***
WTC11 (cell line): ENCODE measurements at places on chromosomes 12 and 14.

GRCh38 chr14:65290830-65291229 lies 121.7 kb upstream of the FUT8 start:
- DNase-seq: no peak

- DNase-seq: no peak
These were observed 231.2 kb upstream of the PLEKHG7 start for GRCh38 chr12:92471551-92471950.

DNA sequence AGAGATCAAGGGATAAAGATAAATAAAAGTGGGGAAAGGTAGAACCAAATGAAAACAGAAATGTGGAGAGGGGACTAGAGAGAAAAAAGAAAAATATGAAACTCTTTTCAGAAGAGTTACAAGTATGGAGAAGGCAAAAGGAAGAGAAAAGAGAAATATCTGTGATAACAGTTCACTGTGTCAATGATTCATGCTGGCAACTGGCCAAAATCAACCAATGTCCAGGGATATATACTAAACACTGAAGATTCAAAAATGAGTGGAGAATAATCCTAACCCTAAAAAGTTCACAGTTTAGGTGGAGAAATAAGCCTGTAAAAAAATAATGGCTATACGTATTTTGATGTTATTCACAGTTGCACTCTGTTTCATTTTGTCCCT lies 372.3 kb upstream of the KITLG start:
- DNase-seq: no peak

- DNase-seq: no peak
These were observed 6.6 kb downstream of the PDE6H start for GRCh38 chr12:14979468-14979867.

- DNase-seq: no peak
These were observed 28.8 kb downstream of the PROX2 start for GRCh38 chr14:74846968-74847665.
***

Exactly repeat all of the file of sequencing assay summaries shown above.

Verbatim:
WTC11 (cell line): ENCODE measurements at places on chromosomes 12 and 14.

GRCh38 chr14:65290830-65291229 lies 121.7 kb upstream of the FUT8 start:
- DNase-seq: no peak

- DNase-seq: no peak
These were observed 231.2 kb upstream of the PLEKHG7 start for GRCh38 chr12:92471551-92471950.

DNA sequence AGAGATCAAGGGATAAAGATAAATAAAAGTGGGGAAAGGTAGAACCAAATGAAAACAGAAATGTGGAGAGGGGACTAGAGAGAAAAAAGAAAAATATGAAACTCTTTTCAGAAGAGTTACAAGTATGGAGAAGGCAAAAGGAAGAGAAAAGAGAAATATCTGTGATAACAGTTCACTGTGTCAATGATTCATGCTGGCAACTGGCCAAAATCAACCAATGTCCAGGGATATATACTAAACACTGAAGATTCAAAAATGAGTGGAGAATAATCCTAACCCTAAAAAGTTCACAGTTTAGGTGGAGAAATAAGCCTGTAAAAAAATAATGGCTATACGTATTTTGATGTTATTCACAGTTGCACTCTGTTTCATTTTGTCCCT lies 372.3 kb upstream of the KITLG start:
- DNase-seq: no peak

- DNase-seq: no peak
These were observed 6.6 kb downstream of the PDE6H start for GRCh38 chr12:14979468-14979867.

- DNase-seq: no peak
These were observed 28.8 kb downstream of the PROX2 start for GRCh38 chr14:74846968-74847665.